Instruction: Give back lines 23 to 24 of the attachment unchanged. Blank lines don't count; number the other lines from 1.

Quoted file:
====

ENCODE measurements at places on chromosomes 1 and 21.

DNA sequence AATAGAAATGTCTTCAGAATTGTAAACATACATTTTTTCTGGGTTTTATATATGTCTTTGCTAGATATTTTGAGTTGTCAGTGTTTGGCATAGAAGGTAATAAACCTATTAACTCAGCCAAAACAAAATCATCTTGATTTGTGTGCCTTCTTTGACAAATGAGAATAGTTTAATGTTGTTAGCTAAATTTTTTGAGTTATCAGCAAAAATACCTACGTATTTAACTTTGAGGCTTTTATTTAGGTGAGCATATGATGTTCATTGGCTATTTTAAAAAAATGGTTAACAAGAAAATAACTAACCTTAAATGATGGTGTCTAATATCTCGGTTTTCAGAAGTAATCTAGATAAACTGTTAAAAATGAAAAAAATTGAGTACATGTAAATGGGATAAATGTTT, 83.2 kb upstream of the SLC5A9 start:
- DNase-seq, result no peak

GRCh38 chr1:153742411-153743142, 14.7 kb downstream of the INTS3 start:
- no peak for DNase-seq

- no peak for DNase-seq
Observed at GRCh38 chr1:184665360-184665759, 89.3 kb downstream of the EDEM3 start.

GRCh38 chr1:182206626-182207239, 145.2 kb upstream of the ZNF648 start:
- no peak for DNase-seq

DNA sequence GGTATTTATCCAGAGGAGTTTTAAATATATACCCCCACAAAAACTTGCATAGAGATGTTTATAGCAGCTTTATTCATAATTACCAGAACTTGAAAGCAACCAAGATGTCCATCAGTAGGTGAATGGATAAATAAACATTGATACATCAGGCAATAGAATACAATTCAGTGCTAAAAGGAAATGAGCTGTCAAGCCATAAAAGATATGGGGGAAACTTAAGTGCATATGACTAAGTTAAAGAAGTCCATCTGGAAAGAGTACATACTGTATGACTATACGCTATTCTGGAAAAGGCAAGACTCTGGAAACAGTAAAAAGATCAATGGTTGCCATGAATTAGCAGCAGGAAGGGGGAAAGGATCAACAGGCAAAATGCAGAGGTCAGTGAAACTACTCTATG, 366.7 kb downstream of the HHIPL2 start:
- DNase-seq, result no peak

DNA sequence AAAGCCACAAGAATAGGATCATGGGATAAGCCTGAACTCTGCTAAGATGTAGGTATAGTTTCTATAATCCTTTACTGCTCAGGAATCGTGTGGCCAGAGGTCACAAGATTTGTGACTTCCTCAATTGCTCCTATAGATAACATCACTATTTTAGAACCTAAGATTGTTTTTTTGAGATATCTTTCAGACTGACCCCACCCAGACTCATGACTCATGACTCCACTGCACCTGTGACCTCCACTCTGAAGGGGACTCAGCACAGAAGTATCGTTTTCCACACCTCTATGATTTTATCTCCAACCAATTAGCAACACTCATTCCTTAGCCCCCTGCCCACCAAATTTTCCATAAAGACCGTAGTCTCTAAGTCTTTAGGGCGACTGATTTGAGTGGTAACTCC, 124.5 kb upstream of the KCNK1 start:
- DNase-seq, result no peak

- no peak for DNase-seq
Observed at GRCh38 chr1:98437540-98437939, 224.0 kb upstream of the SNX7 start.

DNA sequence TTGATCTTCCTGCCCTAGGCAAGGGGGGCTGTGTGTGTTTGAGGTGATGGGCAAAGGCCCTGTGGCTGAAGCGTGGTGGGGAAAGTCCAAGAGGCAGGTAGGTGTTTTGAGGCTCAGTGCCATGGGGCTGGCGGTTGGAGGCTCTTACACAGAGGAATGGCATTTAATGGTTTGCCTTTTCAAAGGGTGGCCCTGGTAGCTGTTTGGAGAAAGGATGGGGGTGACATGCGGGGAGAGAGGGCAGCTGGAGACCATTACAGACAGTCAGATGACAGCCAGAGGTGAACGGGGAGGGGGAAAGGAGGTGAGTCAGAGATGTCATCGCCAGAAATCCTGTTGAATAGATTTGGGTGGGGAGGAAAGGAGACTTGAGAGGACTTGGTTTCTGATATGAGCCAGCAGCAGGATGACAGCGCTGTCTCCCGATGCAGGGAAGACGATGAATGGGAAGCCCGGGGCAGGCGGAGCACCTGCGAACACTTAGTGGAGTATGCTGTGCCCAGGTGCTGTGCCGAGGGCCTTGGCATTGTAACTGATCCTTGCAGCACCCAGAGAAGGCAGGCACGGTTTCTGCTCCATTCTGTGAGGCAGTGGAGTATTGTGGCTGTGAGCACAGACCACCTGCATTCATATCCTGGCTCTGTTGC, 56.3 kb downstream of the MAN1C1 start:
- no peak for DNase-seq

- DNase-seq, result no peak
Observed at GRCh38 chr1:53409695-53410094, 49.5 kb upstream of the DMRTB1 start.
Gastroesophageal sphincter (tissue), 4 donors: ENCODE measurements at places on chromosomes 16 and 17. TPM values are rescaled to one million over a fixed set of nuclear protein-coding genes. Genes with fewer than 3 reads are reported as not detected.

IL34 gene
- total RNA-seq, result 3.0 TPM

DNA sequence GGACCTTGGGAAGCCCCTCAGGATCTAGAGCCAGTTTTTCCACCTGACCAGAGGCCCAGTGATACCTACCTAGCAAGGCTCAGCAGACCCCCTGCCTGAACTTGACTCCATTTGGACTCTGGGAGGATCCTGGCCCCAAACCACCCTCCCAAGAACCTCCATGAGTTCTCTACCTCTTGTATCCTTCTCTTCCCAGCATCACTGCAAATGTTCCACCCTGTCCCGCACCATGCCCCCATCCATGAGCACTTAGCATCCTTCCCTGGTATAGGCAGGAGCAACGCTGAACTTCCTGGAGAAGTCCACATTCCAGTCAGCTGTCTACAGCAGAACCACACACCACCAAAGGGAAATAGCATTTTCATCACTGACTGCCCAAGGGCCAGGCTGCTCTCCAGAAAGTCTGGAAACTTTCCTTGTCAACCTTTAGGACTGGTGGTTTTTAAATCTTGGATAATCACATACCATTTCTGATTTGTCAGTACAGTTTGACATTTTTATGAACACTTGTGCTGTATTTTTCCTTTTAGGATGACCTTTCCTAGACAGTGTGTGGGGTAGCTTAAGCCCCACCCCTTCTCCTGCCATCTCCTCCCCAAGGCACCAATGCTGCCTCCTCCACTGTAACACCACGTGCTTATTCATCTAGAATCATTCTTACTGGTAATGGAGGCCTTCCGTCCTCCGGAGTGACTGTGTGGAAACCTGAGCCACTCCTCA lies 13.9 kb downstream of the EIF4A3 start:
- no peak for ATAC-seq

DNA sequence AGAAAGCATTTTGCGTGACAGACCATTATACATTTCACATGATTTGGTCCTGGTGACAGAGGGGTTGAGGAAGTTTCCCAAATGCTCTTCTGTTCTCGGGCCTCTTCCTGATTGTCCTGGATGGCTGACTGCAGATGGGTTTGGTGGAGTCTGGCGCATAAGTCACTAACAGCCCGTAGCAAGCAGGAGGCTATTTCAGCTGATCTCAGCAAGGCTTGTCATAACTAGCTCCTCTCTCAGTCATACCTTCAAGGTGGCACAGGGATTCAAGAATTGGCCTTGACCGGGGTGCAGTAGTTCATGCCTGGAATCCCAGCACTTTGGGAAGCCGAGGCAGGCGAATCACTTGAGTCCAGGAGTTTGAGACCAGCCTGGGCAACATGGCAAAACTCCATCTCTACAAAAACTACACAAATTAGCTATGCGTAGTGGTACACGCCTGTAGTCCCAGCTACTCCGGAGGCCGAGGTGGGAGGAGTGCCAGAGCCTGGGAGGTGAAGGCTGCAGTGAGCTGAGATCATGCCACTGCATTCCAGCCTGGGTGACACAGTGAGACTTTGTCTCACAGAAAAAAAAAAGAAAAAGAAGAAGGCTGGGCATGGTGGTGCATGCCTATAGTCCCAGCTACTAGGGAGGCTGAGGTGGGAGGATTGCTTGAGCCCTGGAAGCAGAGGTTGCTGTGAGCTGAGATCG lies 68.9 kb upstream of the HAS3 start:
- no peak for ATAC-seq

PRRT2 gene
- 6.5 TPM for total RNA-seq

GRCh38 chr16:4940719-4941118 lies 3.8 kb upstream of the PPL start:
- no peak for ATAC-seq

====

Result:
DNA sequence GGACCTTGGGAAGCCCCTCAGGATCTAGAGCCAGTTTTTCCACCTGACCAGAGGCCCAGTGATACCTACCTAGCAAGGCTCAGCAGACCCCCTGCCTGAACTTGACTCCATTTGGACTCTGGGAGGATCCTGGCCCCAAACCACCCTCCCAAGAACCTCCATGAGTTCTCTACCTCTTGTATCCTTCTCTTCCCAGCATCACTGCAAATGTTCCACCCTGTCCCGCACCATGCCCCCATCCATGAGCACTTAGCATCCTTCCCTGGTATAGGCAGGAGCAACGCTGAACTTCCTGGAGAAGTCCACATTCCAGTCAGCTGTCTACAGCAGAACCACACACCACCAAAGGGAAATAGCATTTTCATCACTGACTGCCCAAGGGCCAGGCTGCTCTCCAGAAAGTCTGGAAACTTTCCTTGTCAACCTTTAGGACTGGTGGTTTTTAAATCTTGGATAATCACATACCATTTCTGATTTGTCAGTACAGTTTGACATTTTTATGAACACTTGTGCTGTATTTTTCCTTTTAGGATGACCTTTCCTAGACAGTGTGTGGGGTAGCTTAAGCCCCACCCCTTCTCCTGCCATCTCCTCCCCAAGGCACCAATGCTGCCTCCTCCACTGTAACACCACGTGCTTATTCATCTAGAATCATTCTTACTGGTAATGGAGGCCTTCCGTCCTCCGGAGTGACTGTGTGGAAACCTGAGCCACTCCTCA lies 13.9 kb downstream of the EIF4A3 start:
- no peak for ATAC-seq